Burgos, February 16, 2022.- The mental health of workers has always been an asset to manage. Below I highlight the recommendations, advice and tactics that I have read in different expert publications in business and economic management. Their conclusions must be put in the context of each company, but they can be a reference for the present and the future.
Forbes: “No two situations are the same right now and that working with employees one-to-one”
Forbes magazine claims that employers who are invested in their people and culture will have introduced new initiatives, practices, and ways of working to support their employees during this disruptive time. Now as discussions about returning to offices, attending in-person events, and getting back on the road emerge – and with May being Mental Health Awareness Month – it’s important leaders update their policies to ensure they account for the many changes associated with returning to this new normal.
We secured new headquarters in New York during the pandemic. Pre COVID, we were expanding quickly and recognized the need to scale up. We officially moved in last month, and have seen a steady flow of employees come and work from the office a few days a week over the last few weeks. Many have missed the routine of coming to an office, some craved social interaction, and a number of our project teams find it more productive to brainstorm and create in a face-to-face environment.
Others haven’t come back in at all yet, and that’s okay. Our policy has not been to make the return to a physical office the requirement at the moment. We understand that our people thrive in different environments and have different responsibilities, and this has never been truer during (and as we transition out of) the pandemic.
Many of our employees relocated away from our office bases as the pandemic became a reality, so we’re working with them to provide guidance and timelines to return to these cities, as well as determine whether shifting to remote working permanently may be the best option for them. We’ve also introduced a number of culture shifts, including encouraging employees to avoid scheduling internal meetings between 12 pm on Fridays and 12 pm on Mondays, so that everyone gets a break. ‘Respect the weekend’ is a practice we ask them to preach too – unless it’s time-sensitive, our people avoid sending emails to colleagues during this time.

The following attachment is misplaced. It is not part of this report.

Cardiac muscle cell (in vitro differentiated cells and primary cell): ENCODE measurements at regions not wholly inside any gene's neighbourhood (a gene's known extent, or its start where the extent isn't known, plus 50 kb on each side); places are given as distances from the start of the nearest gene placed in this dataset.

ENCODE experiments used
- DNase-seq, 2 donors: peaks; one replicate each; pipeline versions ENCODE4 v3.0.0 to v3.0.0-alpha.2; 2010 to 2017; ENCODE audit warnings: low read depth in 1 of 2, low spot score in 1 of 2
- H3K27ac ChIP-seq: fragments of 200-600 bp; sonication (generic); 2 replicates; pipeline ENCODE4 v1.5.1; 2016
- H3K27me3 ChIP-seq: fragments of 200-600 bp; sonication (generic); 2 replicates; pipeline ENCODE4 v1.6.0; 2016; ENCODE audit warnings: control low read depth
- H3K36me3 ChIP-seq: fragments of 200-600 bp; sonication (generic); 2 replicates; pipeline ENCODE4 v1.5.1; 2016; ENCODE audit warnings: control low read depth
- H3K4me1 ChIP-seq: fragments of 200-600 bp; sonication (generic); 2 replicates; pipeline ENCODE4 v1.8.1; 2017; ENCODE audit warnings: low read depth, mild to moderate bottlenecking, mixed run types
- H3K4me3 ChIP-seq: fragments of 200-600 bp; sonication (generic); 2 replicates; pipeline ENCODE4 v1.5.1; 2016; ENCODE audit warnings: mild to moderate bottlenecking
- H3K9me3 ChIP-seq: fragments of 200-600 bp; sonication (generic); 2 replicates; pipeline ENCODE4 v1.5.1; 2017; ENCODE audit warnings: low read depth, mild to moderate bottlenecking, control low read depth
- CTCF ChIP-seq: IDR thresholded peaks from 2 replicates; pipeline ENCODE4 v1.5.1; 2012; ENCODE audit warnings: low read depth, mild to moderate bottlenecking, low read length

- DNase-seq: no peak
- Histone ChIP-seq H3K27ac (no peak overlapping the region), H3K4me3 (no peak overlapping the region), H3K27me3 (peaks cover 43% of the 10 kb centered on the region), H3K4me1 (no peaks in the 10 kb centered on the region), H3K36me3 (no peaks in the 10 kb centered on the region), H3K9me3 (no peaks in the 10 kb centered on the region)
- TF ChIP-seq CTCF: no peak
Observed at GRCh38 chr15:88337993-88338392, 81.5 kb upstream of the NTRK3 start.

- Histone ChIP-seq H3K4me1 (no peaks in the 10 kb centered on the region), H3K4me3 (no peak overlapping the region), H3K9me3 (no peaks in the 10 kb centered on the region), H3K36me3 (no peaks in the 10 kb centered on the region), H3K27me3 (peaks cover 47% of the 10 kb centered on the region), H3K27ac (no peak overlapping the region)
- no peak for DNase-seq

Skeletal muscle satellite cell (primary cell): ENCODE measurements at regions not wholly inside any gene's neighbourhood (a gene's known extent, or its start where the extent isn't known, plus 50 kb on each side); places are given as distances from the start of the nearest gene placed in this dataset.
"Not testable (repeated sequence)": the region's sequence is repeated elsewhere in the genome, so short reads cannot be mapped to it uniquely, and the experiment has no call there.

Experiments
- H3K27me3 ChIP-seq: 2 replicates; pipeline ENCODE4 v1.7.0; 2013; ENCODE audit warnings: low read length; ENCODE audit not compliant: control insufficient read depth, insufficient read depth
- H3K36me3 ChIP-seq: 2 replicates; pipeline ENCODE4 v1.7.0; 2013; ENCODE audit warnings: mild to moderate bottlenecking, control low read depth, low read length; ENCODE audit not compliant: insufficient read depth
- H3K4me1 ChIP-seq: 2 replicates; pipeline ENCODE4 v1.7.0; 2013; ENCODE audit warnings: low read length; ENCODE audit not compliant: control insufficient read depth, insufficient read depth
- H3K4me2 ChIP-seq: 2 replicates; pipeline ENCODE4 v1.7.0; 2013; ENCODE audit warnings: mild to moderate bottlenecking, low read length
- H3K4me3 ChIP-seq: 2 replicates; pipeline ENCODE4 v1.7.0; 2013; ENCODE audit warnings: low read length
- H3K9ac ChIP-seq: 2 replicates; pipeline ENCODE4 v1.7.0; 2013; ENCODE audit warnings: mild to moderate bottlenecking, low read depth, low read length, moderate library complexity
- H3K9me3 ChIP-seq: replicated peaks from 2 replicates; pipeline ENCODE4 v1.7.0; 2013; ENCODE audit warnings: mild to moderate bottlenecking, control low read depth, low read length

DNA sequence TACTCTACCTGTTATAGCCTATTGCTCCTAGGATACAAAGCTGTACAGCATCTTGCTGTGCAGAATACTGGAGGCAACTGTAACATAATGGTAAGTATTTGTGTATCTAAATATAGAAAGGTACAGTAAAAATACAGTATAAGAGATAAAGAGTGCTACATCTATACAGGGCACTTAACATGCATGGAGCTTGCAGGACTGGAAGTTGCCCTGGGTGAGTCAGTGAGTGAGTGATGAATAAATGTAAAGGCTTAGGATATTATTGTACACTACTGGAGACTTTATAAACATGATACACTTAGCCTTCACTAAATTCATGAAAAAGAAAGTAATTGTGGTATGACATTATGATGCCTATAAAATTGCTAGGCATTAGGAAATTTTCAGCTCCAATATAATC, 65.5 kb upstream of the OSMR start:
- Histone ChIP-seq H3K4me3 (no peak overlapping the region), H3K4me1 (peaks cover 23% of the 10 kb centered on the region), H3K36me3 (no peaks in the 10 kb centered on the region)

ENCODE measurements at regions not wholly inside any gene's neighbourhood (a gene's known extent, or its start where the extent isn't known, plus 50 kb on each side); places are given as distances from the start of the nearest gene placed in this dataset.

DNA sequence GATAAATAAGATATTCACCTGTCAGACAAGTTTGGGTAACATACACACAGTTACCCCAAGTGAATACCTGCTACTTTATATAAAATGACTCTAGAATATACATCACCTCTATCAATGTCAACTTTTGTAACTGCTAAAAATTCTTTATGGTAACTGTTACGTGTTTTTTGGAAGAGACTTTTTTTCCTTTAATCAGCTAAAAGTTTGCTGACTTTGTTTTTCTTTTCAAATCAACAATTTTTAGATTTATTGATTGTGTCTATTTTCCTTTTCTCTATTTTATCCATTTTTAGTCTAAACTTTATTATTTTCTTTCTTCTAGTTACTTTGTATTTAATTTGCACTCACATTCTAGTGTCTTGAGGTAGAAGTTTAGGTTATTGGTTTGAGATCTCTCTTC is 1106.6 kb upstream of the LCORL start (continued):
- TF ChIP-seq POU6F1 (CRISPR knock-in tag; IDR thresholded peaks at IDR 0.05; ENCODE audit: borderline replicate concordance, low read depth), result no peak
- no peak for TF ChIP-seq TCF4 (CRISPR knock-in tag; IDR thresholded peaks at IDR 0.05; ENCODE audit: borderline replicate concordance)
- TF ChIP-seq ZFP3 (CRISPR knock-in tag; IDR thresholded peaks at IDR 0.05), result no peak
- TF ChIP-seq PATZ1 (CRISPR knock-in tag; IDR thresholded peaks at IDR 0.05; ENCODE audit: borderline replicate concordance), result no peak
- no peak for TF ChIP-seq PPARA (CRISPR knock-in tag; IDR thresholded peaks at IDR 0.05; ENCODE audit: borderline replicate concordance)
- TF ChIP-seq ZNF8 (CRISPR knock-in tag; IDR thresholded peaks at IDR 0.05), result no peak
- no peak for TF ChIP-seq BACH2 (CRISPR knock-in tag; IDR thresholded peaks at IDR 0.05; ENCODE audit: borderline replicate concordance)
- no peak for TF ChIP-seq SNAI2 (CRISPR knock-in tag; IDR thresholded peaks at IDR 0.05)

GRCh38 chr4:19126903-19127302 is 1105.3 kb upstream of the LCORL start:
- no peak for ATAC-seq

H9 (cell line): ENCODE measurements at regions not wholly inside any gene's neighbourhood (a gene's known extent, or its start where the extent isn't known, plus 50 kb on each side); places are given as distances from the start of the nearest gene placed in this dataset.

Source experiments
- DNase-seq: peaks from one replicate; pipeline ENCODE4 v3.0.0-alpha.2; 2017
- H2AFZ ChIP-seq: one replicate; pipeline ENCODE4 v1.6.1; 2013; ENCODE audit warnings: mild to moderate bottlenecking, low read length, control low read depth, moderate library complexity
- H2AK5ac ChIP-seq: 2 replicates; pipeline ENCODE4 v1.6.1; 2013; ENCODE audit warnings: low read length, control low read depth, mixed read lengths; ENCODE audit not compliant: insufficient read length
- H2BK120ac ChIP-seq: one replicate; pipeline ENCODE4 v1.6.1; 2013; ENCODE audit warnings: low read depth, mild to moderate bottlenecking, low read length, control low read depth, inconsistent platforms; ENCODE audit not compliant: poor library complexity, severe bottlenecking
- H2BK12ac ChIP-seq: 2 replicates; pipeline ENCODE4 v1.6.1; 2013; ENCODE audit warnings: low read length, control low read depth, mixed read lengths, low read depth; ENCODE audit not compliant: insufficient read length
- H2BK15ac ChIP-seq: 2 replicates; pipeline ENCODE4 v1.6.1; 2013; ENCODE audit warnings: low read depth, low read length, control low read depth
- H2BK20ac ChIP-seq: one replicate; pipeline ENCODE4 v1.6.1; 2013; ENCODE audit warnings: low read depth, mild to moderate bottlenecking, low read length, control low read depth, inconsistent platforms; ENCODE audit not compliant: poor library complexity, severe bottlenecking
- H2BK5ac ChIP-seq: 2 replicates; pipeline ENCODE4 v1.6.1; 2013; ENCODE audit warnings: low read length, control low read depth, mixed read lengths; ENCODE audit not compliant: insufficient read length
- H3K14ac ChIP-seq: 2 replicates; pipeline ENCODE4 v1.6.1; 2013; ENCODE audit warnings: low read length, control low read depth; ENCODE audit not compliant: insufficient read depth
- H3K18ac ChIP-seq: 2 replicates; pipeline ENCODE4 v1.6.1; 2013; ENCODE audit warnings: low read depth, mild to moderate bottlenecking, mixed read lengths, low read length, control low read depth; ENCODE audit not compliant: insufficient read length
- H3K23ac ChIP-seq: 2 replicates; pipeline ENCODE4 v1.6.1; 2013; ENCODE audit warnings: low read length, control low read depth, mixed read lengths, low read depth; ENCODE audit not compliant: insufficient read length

It’s important to understand that no two situations are the same right now and that working with employees one-to-one to understand them is the key to a productive and happy workforce.
Doing away with the traditional top-down leadership style will work wonders not just in 2021, but beyond. A feedback culture model encourages employees, irrespective of their seniority level, to share their thoughts and concerns with their managers on a regular basis (it’s standard operating procedure for our managers to conduct weekly or bi-weekly one-to-one meetings with their direct reports), rather than wait until their annual reviews. This type of continuous feedback model ensures issues are addressed ongoing, and that they do not grow into something bigger or exacerbate underlying mental health or other matters.
It’s important leaders walk the talk here too, by practicing it with their own direct reports, reminding them to be accessible to their teams and encouraging them to share their thoughts and feedback with them on a regular basis, and advocating for it during company-wide and other meetings.